3) it is further understood that without modifying the stipulations of this Treaty, so far as the amount of pilotage fees is concerned, the United States agrees not to claim, under this Treaty, for American ships any special concessions in regard to the employment of Government pilots which the Finnish Government has granted or may grant to Finnish and Swedish ships on voyages between Finland and Sweden confined to the Baltic Sea and its bays north of 59 degrees north latitude, so long as such concessions are not extended to the vessels of any third country;
4) It is also understood that the United States will not claim, under this Treaty, any benefits which Finland has accorded, or may accord, to Russia in respect of fishing or sealing in its territorial waters in the Arctic Ocean.
For the purposes of this treaty merchant vessels and other privately owned vessels under the flag of either of the High Contracting Parties and carrying the papers required by its national laws in proof of nationality shall be deemed to be the vessels of the Party whose flag is flown both within the territorial waters of the other High Contracting Party and on the high seas.
Limited liability and other corporations and associations, whether or not for pecuniary profit, which have been or may hereafter be organized in accordance with and under the laws, National, State or Provincial, of either High Contracting Party and maintain a central office within the territory thereof, shall have their juridical status recognized by the other High Contracting Party provided that they pursue no aims within its territory contrary to its laws. They shall enjoy free access to the courts of law and equity, on conforming to the laws regulating the matter, as well for the prosecution as for the defense of rights in all the degrees of jurisdiction established by law.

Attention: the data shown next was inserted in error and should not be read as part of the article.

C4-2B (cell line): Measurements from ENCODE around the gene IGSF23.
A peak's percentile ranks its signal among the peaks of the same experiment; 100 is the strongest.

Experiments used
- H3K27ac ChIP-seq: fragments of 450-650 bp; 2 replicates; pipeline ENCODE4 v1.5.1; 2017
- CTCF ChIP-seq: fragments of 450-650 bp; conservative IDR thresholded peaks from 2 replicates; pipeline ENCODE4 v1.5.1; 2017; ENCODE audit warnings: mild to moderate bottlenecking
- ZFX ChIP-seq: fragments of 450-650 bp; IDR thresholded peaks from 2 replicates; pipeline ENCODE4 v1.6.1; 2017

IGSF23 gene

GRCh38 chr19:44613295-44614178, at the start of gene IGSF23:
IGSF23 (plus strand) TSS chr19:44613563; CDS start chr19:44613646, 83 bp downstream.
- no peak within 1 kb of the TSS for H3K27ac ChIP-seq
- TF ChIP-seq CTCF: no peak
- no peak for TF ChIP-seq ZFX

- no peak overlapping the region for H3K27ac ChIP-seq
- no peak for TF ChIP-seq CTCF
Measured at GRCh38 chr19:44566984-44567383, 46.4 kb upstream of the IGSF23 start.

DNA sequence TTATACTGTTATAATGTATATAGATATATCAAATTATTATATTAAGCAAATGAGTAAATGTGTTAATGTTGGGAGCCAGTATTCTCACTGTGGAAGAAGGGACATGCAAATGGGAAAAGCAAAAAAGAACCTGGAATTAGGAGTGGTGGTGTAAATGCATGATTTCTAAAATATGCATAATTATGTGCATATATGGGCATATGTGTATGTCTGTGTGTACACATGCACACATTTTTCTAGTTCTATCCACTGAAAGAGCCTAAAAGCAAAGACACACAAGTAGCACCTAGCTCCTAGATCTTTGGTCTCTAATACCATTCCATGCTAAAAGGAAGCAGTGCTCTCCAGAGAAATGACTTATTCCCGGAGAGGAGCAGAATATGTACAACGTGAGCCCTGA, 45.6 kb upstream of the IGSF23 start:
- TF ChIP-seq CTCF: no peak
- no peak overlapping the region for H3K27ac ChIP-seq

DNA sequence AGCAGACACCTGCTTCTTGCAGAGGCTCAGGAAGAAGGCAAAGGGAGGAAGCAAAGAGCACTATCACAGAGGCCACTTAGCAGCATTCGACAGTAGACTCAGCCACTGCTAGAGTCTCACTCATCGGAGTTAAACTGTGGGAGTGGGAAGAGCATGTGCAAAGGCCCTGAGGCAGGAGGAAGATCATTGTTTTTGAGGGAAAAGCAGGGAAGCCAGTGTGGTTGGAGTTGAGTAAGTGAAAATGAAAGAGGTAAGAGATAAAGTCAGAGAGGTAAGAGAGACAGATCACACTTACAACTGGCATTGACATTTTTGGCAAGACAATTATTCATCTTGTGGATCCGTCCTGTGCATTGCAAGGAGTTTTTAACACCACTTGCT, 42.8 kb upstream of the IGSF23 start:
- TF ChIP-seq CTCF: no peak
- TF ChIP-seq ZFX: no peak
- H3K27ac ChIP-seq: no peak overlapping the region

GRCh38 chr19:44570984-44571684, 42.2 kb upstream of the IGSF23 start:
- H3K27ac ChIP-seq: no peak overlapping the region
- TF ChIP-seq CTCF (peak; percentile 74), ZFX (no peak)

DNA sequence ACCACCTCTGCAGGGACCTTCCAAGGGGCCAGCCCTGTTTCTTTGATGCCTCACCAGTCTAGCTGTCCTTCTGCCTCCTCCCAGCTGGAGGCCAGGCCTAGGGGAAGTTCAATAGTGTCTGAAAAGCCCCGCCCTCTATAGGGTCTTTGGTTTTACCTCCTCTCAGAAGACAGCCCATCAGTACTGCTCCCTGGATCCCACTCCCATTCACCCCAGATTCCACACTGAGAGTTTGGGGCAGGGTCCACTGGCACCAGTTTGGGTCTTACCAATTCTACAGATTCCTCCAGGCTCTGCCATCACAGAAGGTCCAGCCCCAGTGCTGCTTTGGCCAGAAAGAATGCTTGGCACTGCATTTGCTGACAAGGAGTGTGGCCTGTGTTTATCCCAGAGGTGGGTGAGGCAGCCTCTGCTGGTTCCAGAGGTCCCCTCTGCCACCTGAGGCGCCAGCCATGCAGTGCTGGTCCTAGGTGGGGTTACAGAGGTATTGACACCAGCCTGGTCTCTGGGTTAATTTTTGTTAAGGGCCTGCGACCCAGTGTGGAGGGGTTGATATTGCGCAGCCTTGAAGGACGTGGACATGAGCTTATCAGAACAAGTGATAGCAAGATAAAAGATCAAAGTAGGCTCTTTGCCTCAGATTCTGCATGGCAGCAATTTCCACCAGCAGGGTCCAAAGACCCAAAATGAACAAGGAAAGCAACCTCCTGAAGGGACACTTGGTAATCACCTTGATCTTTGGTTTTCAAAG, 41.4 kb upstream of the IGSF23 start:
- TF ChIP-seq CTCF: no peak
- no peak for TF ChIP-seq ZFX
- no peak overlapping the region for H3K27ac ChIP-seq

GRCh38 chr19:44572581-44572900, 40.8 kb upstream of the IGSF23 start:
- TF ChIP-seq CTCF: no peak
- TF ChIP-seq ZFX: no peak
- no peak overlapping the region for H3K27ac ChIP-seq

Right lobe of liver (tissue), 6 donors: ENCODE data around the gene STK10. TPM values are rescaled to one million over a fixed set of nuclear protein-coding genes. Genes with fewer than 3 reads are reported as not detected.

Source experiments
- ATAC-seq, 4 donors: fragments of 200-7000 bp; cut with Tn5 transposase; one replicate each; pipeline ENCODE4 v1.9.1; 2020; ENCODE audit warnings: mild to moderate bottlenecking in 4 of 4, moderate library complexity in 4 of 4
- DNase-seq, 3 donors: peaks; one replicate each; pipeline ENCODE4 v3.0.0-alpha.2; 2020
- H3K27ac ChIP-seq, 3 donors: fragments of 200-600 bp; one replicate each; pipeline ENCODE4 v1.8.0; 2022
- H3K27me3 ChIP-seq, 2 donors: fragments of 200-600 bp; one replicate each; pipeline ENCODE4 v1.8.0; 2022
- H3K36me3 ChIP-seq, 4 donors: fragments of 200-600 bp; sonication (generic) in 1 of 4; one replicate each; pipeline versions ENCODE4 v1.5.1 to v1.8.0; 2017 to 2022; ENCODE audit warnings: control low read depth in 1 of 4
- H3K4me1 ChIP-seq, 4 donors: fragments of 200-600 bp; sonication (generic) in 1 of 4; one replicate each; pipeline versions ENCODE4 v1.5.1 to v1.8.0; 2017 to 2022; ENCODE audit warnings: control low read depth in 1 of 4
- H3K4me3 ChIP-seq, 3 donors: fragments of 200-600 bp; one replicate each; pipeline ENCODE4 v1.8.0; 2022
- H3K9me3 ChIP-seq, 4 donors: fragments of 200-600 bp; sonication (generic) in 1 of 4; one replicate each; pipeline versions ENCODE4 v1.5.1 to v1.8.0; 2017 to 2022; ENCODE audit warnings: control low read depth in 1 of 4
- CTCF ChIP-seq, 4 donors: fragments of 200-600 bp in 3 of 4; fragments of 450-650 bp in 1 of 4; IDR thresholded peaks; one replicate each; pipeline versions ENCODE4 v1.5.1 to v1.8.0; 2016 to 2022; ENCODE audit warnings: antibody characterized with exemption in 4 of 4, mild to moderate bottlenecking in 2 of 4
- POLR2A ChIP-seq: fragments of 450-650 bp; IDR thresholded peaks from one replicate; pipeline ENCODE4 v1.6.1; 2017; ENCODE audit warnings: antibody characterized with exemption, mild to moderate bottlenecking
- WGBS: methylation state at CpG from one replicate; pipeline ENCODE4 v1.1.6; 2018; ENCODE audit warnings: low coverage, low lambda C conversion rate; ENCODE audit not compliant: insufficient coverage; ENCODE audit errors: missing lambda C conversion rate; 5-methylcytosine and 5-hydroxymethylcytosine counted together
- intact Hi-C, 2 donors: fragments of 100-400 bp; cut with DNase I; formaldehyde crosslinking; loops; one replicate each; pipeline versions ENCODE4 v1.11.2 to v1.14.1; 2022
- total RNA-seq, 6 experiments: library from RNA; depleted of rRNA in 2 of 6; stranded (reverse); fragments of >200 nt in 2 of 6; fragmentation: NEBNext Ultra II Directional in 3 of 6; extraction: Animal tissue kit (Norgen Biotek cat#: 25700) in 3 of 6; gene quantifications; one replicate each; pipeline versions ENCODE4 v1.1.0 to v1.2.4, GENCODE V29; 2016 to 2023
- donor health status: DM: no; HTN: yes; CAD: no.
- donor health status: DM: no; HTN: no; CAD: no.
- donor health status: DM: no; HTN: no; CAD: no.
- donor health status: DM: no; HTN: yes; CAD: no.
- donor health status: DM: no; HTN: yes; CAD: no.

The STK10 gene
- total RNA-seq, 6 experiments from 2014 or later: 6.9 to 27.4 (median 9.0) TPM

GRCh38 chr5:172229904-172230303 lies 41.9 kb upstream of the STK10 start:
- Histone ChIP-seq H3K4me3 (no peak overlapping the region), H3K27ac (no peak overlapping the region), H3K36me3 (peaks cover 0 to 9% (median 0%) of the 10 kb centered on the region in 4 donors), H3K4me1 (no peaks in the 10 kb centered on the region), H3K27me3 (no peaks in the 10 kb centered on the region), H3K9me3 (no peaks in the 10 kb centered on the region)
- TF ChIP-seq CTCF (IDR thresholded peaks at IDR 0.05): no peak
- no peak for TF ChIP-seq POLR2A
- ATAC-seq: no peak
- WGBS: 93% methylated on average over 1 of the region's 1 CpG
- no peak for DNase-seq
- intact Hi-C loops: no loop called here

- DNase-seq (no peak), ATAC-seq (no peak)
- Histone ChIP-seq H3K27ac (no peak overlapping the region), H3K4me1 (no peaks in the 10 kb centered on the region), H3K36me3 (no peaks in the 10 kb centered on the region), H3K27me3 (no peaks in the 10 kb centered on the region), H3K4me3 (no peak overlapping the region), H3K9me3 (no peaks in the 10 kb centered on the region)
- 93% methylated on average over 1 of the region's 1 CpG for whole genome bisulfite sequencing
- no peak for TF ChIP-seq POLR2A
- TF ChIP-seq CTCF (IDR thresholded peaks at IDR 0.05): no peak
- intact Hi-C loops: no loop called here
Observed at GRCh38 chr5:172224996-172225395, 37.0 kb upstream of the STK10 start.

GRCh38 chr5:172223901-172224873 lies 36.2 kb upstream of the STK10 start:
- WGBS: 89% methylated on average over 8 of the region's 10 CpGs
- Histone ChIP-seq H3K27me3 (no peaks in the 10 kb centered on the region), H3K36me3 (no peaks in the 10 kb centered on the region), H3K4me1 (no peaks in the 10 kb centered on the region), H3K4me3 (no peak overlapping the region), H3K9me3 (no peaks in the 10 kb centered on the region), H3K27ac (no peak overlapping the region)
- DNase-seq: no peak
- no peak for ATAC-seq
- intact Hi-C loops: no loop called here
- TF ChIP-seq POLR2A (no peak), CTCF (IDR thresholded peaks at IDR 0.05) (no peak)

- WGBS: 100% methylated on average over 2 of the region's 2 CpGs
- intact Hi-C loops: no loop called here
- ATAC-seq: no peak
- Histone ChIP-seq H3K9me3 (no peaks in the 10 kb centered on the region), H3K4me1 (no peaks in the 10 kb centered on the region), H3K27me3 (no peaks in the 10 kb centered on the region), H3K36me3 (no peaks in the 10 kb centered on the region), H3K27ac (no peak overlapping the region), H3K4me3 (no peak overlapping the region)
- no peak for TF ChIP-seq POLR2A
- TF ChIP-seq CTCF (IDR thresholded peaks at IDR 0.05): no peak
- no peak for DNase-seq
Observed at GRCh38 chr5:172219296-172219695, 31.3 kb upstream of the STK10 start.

The right of such corporations and associations of either High Contracting Party so recognized by the other to establish themselves within its territory, establish branch offices and fulfill their functions therein shall depend upon, and be governed solely by, the consent of such party as expressed in its National, State or Provincial laws. If such consent be given on the condition of reciprocity the condition shall be deemed to relate to the provisions of the laws, National, State or Provincial under which the foreign corporation or association desiring to exercise such rights is organized.
The nationals of either High Contracting Party shall enjoy within the territory of the other, reciprocally and upon compliance with the conditions there imposed, such rights and privileges as have been or may hereafter be accorded the nationals of any other State with respect to the organization of and participation in limited liability and other corporations and associations, for pecuniary profit or otherwise, including the rights of promotion, incorporation, purchase and ownership and sale of shares and the holding of executive or official positions therein. In the exercise of the foregoing rights and with respect to the regulation or procedure concerning the organization or conduct of such corporations or associations, such nationals shall be subjected to no conditions less favorable than those which have been or may hereafter be imposed upon the nationals of the most favored nation. The rights of any of such corporations or associations as may be organized or controlled or participated in by the nationals of either High Contracting Party within the territory of the other to exercise any of their functions therein, shall be governed by the laws and regulations, National, State or Provincial, which are in force or may hereafter be established within the territory of the Party wherein they propose to engage in business.
The nationals of either High Contracting Party shall, moreover, enjoy within the territory of the other, reciprocally and upon compliance with the conditions there imposed, such rights and privileges as have been or may hereafter be accorded the nationals of any other State with respect to the mining of coal, phosphate, oil, oil shale, gas, and sodium on the public domain of the other. It is understood, however, that neither High Contracting Party shall be required by anything in this paragraph to grant any application for any such right or privilege if at the time such application is presented the granting of all similar applications shall have been suspended or discontinued.